My band has a satellite radio in our tour van, price because my keyboard player loves to listen to Howard Stern every day, psychiatrist which is fine by me. After Stern’s show, discount we check out some of the music channels, and a few days ago we happened upon one of the most banal, shitty songs I’m glad I’d forgotten about: “Heart and Soul” by Huey Lewis And The News. What really got me was the soul-crushingly awful refrain of “Hot lovin’ every night!” that Huey throws in at the end of the chorus.

What a moronic lyrical idea. Just think about it.

I did. Repeatedly. That fucking song was stuck in my head for a week straight, at the least, no thanks to that one miserable line.

I remember once trying to listen to Huey and the gang’s “Sports” album from ’82, and not being able to stomach even one full album side.

This sudden re-entry of Huey into my brain hasn’t led me to track down any of their records, mercifully, but I did for kicks check out a few tribute sites, just to see what sour delight the band’s “fans” could possibly be taking out of the music. On one, there was a discography page, and I noticed that Huey Lewis and The News contributed a track to the also well-forgotten, once-huge “We Are The World” compilation.

I used to have this one on cassette somewhere, and the only thing I could remember about it, while thinking about it here in the present, was that not only did it have the title track, but it also had the Canadian version of the same kind of charity tribute song, called “Tears Are Not Enough”, which more than likely had Geddy Lee shoved somewhere in the chorus.

I just listened to the whole record, which featured “exclusive” tracks by people like Chicago, Steve Perry and Huey, for the first time since childhood — and ho-lordy, is it milquetoast. It’s puke on pasta. Can you honestly, actually say you Kenny Rogers or the Pointer Sisters? For real, and not in some lemming-like trucker-hat-and-thrift-store-vinyl way?

I have no idea why I’m even posting this. I guess it’s for the rare Prince track halfway through.

In addition to having the cassette of the album as a youngster, my parents had also taped the HBO “making of” special that ran on cable at the time of the album’s release. For some reason I used to watch it a bunch as a kid, and my favorite part was when, deep into the middle-of-the-night recording session for the title track, after having been there for many hours, the gaggle of celebrities gathered to sing were asked for their fast-food takeout orders, to which Tina Turner replied “Fish burger! Fish burger! I wanna fish burger!”, and proceeded to mug for the cameras, doing a little dance and making up on the spot a strange robotic ditty about wanting a fried fish sandwich. This moment only lasts seconds in the documentary, but it haunted me for years.

Various Artists – “We Are The World” LP (ZIP file)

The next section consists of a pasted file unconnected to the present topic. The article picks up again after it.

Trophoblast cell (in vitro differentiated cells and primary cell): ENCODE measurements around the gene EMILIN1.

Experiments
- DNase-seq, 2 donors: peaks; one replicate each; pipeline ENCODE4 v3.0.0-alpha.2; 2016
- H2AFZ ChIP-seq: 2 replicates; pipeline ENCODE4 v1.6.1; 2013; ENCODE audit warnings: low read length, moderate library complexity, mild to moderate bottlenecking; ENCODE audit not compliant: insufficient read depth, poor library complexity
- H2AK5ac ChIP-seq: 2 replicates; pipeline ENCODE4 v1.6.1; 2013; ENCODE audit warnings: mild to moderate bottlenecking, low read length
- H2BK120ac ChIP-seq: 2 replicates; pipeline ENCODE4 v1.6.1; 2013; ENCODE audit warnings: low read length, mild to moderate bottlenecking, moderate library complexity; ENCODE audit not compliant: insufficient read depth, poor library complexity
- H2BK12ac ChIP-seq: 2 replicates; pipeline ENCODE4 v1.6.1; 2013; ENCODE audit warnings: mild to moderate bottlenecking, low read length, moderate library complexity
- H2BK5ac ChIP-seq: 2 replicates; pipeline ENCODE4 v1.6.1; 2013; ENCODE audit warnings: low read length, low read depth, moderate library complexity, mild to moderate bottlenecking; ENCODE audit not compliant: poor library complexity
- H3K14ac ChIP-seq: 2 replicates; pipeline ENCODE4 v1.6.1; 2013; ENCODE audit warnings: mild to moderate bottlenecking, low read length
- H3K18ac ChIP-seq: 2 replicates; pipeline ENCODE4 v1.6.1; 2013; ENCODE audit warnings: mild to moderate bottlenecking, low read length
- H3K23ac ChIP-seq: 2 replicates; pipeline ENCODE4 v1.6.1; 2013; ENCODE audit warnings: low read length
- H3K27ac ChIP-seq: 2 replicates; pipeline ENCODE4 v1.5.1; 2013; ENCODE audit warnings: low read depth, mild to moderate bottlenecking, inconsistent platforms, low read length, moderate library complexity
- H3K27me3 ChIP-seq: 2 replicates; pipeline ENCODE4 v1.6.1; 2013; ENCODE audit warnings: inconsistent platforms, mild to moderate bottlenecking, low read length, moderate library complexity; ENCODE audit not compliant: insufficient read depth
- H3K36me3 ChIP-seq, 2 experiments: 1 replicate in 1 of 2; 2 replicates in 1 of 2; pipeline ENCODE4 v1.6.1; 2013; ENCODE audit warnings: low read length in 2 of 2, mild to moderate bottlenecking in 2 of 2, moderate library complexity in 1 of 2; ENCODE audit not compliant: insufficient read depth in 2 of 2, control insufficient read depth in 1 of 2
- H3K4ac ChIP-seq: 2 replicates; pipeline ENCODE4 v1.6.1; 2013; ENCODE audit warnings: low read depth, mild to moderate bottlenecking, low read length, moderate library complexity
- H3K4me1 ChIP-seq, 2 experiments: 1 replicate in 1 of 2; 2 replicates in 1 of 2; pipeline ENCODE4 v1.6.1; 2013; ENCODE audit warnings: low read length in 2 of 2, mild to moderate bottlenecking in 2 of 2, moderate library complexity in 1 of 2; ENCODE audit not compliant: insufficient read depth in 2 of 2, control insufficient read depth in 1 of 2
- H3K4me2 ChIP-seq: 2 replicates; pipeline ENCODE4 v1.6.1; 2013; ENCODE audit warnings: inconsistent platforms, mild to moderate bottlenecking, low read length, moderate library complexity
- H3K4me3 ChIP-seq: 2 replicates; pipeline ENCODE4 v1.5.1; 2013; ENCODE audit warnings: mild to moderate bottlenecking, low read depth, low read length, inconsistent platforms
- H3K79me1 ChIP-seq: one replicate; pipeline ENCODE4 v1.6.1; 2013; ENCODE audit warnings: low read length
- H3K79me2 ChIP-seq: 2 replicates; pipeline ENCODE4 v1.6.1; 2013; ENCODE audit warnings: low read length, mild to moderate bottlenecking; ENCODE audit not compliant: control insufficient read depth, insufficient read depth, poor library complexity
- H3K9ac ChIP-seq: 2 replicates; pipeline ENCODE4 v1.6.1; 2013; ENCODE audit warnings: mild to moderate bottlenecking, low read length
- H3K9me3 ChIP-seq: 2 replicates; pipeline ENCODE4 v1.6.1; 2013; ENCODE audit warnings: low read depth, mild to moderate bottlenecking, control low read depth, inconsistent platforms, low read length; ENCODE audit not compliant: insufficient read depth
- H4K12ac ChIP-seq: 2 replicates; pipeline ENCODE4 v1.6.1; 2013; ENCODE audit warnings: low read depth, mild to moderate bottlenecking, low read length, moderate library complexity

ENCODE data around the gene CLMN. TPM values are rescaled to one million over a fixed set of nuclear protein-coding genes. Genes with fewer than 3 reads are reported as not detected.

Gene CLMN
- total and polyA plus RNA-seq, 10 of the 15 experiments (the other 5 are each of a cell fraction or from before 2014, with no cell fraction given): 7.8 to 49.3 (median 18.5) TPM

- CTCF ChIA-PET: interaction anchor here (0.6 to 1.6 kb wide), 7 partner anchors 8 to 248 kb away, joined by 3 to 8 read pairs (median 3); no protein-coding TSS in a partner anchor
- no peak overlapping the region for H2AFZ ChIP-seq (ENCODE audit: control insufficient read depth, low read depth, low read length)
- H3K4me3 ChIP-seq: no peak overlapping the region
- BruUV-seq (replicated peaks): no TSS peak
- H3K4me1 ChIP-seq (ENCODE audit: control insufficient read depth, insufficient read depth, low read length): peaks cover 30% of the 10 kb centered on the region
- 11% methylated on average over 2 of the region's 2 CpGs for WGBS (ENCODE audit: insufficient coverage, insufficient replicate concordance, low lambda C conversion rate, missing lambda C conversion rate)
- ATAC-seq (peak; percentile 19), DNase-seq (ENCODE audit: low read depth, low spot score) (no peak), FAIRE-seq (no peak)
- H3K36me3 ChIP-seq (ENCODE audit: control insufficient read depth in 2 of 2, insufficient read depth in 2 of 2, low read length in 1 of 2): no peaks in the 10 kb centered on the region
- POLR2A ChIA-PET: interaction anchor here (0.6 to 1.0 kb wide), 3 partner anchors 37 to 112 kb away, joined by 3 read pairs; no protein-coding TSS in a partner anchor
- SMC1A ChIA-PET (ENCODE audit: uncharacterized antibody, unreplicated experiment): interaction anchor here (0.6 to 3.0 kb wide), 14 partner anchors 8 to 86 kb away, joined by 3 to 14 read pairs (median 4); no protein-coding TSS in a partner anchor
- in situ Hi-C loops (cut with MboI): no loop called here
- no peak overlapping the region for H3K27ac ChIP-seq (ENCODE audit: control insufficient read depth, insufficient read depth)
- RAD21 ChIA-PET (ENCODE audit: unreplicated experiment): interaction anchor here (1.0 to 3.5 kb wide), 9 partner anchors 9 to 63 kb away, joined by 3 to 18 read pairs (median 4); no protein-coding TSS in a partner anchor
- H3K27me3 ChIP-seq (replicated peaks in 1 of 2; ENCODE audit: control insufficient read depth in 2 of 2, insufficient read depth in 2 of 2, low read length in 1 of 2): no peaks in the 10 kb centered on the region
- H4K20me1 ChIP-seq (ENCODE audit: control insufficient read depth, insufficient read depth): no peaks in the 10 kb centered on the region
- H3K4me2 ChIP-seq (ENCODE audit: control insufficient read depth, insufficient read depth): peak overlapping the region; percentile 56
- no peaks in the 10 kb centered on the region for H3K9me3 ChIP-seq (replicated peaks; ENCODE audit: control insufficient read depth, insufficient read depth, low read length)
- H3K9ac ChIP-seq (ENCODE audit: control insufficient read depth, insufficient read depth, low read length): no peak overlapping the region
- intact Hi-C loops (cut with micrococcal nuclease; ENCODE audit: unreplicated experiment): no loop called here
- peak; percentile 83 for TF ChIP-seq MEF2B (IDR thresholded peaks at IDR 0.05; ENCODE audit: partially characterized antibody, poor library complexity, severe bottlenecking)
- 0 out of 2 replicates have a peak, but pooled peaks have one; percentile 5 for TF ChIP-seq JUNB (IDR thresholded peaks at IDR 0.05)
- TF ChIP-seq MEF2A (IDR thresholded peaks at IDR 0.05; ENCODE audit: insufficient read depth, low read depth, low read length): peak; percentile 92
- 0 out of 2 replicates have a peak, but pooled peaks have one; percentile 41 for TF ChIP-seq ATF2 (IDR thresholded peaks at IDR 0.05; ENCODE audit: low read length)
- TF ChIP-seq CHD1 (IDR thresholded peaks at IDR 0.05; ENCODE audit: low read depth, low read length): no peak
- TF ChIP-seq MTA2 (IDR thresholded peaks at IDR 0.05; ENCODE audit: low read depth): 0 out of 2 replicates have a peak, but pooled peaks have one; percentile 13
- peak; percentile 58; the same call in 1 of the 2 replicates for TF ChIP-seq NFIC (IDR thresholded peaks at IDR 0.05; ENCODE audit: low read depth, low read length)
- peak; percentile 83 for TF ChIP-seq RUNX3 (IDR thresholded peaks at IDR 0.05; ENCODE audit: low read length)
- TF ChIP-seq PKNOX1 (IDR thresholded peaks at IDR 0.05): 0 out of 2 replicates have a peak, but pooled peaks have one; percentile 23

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668 Responses to WE ARE THE WORLD

  1. James says:

    The Prince tune, “4 the Tears In Your Eyes,” is included on his -The Hits/The B-Sides- collection, so it’s not that rare any longer (though this version is subtitled “video version” – I have no idea how it’s different from the one on the WATW album).

  2. ilan katin says:

    Poor misguided soul that I was at the time I had this on vinyl. I used to listen to it and think ‘how can this be cool’?

    It wasn’t.

    Still giving this post an ‘A’ rating because I think it brings out some interesting images and I am always interested in what gets stuck in peoples minds and stays there. The Tina Turner bit is definitely the cherry of the pie.

  3. No, Seriously says:

    Blame the singer, not the song. There are good versions of “Heart and Soul” out there…including one by the Bus Boys. Otherwise, thanks for sharing even the unhip.

  4. Maury says:


  5. Brendan says:

    Glad I am not the only one who has been thinking about the whole “fish burger” thing for 20 years.

  6. Jim Donato says:

    Damn! Huey Lewis! I had mercifully forgotten about that ubiquitous mediocrity until now. I remember when their first album came out the sleeve was a ripoff (homage?) of the cover of the infinitely superior “Tonic For The Troops” by The Boomtown Rats. I didn’t actually hear Herr Lewis until his ascendency on MTV a few years later. He always struck me as an archetypical “Hip” uncle of yours who played on a bar band on weekends when he wasn’t selling auto parts. Except that he had platinum selling records for what seemed like a long, long time. Sometimes, when Satan spins the wheel of fame, you get more than the minimal year at the top. Such was the case with HLATN.

  7. Rob says:

    The whole post reminds me of Culturcide, who basically played records and sung their own lyrics on top.

    They aren’t the world – http://www.youtube.com/watch?v=VeGVObZgVbs

    They also do a Huey Lewis cover – “The heart of rock’n’roll is the profit”

    The album was called “Tacky souvenirs of pre-revolutionary America”, although this is very hard to find due to legal action from CBS.

    Cheers, Rob